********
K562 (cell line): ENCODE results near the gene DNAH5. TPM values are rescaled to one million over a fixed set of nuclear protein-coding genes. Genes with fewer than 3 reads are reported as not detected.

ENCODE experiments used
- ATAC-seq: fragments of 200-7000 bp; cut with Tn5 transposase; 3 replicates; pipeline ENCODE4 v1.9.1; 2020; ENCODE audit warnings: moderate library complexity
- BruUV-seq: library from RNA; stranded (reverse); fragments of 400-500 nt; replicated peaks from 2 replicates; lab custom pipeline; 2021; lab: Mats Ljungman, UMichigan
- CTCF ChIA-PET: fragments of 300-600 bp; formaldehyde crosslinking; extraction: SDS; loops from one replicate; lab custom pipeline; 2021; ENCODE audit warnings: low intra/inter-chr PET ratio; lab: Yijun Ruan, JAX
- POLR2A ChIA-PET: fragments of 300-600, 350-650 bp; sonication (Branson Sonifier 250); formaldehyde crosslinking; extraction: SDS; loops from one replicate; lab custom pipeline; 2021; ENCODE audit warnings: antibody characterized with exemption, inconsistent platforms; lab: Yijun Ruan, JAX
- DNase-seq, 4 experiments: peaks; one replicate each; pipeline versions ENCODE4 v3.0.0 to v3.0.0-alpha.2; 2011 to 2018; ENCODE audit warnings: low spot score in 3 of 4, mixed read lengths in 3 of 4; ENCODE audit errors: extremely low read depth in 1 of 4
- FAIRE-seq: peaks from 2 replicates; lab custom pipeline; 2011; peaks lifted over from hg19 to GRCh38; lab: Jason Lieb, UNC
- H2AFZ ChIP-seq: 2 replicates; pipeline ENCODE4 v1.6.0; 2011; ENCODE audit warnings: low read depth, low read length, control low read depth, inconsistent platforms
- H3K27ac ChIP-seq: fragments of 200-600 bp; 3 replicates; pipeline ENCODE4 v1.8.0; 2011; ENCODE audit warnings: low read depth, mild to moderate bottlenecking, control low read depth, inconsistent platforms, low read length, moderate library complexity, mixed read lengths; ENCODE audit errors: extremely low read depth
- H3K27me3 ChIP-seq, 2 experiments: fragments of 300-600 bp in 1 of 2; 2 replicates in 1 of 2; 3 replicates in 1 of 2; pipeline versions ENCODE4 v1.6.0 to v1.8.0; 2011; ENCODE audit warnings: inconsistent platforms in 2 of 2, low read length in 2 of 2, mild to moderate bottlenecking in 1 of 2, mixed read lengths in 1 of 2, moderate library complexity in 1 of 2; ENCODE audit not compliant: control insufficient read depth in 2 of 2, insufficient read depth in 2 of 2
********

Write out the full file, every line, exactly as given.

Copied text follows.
K562 (cell line): ENCODE results near the gene DNAH5. TPM values are rescaled to one million over a fixed set of nuclear protein-coding genes. Genes with fewer than 3 reads are reported as not detected.

ENCODE experiments used
- ATAC-seq: fragments of 200-7000 bp; cut with Tn5 transposase; 3 replicates; pipeline ENCODE4 v1.9.1; 2020; ENCODE audit warnings: moderate library complexity
- BruUV-seq: library from RNA; stranded (reverse); fragments of 400-500 nt; replicated peaks from 2 replicates; lab custom pipeline; 2021; lab: Mats Ljungman, UMichigan
- CTCF ChIA-PET: fragments of 300-600 bp; formaldehyde crosslinking; extraction: SDS; loops from one replicate; lab custom pipeline; 2021; ENCODE audit warnings: low intra/inter-chr PET ratio; lab: Yijun Ruan, JAX
- POLR2A ChIA-PET: fragments of 300-600, 350-650 bp; sonication (Branson Sonifier 250); formaldehyde crosslinking; extraction: SDS; loops from one replicate; lab custom pipeline; 2021; ENCODE audit warnings: antibody characterized with exemption, inconsistent platforms; lab: Yijun Ruan, JAX
- DNase-seq, 4 experiments: peaks; one replicate each; pipeline versions ENCODE4 v3.0.0 to v3.0.0-alpha.2; 2011 to 2018; ENCODE audit warnings: low spot score in 3 of 4, mixed read lengths in 3 of 4; ENCODE audit errors: extremely low read depth in 1 of 4
- FAIRE-seq: peaks from 2 replicates; lab custom pipeline; 2011; peaks lifted over from hg19 to GRCh38; lab: Jason Lieb, UNC
- H2AFZ ChIP-seq: 2 replicates; pipeline ENCODE4 v1.6.0; 2011; ENCODE audit warnings: low read depth, low read length, control low read depth, inconsistent platforms
- H3K27ac ChIP-seq: fragments of 200-600 bp; 3 replicates; pipeline ENCODE4 v1.8.0; 2011; ENCODE audit warnings: low read depth, mild to moderate bottlenecking, control low read depth, inconsistent platforms, low read length, moderate library complexity, mixed read lengths; ENCODE audit errors: extremely low read depth
- H3K27me3 ChIP-seq, 2 experiments: fragments of 300-600 bp in 1 of 2; 2 replicates in 1 of 2; 3 replicates in 1 of 2; pipeline versions ENCODE4 v1.6.0 to v1.8.0; 2011; ENCODE audit warnings: inconsistent platforms in 2 of 2, low read length in 2 of 2, mild to moderate bottlenecking in 1 of 2, mixed read lengths in 1 of 2, moderate library complexity in 1 of 2; ENCODE audit not compliant: control insufficient read depth in 2 of 2, insufficient read depth in 2 of 2